I'm pretty sure I'll be cathing this one when it hits theatres on November 13. It's true that there aren't enough words to describe the notion of GOD. For the time being, I am very satisfied with the simple description that GOD IS LOVE!!!
You may remember Sue May from her documentary entitled Bernardino which was recently an official selection at San Francisco's VIDEOFEST 2009 of the Mission Cultural Center for Latino Arts. Well, she's back at it again with a new project appropriately called The United States of Enlightenment.
Sue and her team will be conducting interviews this month including intimate interviews with HIS HOLINESS the DALAI LAMA at his teachings in Long Beach, CA on September 25th and 26th. I intend to take Sue up on her invitation to join her on some of the interviewing as well as sitting in on the teachings of HHDL. I get the feeling that United States of Enlightenmentis unfolding at just the perfect time!!!
Via LA times -"There will be no word from the outside world in the Great Retreat, only the quiet of rock and cactus. Adherents hope to find enlightenment in the silence, a gift they plan to share when they emerge.
Stumpf has nearly finished building the 600-square-foot cabin he and his wife, Susan, will share on a small patch of earth surrounded by paddle cactus and ocotillo plants, whose red blooms shoot from the ground like Fourth of July fireworks.
Surveying the rolling landscape and cloud-streaked sky one recent day, the 56-year-old proclaimed the setting ideal for deep meditation. "This place is stunning at sunrise," he said. "The lighting on the hillside is just magical."
To reach "retreat valley," drive 107 miles east from Tucson on Interstate 10 through empty stretches of desert to the small town of Bowie, then head south on a narrow asphalt road. From there, a rutted dirt roadway leads to Diamond Mountain University, a nonprofit Buddhist campus where footpaths connect an adobe temple, a tented student lounge and round Mongolian-style yurts.
Another short road from the university to retreat valley is even more primitive, coursing through brush-covered hillsides once home to a cattle ranch.
In the heart of the valley is a single yurt within sight of several cabins under construction. This is the home of Geshe Michael Roach and Lama Christie McNally, the university's founders.
Roach and McNally were born in Los Angeles, two decades apart. Both grew up as Episcopalians.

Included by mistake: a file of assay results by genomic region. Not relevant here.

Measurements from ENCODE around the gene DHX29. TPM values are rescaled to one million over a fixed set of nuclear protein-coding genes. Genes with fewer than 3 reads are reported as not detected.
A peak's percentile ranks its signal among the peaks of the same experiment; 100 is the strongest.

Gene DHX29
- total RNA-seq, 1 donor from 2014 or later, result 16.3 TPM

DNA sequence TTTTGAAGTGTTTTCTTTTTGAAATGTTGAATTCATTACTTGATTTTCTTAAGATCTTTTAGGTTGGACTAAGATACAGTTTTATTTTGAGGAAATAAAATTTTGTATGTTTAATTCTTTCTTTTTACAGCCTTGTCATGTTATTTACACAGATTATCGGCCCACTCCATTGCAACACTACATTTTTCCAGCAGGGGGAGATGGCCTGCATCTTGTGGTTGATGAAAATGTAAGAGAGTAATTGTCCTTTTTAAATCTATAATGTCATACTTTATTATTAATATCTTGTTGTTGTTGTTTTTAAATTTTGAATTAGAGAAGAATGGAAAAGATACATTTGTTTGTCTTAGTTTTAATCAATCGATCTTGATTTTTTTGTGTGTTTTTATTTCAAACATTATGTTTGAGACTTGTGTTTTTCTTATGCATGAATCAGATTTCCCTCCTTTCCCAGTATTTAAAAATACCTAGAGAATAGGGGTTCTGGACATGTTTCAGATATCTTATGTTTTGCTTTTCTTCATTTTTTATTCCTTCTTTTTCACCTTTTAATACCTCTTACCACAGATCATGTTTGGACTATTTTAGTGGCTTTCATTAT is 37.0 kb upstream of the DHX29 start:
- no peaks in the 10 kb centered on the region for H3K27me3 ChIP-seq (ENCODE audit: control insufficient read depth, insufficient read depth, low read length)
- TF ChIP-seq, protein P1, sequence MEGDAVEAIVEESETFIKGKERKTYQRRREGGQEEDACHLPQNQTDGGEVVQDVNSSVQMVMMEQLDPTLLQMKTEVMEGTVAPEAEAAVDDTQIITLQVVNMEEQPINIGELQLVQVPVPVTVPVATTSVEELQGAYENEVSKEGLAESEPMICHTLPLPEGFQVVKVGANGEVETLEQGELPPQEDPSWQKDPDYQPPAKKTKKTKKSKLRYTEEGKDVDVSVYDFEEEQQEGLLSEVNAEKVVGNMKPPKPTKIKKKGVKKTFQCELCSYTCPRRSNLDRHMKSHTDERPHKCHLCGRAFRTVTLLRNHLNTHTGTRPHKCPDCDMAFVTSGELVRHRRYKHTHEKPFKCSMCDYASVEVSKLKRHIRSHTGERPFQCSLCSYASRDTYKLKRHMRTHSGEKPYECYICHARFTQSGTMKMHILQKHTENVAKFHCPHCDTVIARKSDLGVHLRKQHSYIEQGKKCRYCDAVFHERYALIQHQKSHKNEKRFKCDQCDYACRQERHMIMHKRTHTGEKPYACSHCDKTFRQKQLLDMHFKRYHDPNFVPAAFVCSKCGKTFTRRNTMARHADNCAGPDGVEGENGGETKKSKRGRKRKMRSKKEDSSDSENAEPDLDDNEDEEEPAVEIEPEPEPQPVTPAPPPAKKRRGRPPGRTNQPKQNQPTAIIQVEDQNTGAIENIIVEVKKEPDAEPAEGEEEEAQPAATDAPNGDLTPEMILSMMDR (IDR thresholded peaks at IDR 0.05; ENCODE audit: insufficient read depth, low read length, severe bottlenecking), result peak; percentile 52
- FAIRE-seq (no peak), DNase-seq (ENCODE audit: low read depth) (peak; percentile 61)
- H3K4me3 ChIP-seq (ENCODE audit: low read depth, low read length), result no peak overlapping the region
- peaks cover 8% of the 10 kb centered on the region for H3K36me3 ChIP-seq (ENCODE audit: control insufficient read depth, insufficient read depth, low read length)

An altar boy in his youth, Roach, 56, thought he might become a minister. Then he traveled to India while studying religion, Sanskrit and Russian at Princeton University. He was driven by a question he believed Christianity did not address: If God existed, why did people suffer and die?
It was a poignant query; Roach's mother and father had died of cancer about the time he was finishing high school, and his brother had committed suicide -- all within a year of one another.
Buddhism offered him answers: Life and death had no intrinsic meaning. Instead, reality depended on perception. Through meditation, yoga and other practices, negative thoughts could be replaced with positive ones, allowing karmic seeds planted in the heart to ripen into happiness.
The idea of karma was key: How people acted in the past determined what they experienced in the present. Roach spent two decades studying at monasteries in India and the United States. He was ordained a monk in his early 30s and later earned a Geshe degree, the equivalent of a doctorate of divinity, one of the first Westerners to do so.
McNally, 36, who studied philosophy and literature at New York University and then traveled to Tibet and Nepal, met Roach at one of his teachings in New York in the late 1990s. They have been spiritual -- though celibate -- partners for a decade, they say, an arrangement that has provoked criticism from some Tibetan Buddhists and scholars, who point out that monks are barred from relationships with women.
In 2006, the office of the Dalai Lama, the spiritual leader of Tibetan Buddhism, cited Roach's "unconventional behavior" in rebuffing his effort to teach in Dharamsala, India, seat of the Tibetan government in exile.
"The older lamas are disapproving," said Robert Thurman, a professor of Buddhist studies at Columbia University, who considers Roach a friend. "People have their fingers crossed that he will turn around and eventually do the conventional thing." Read more here...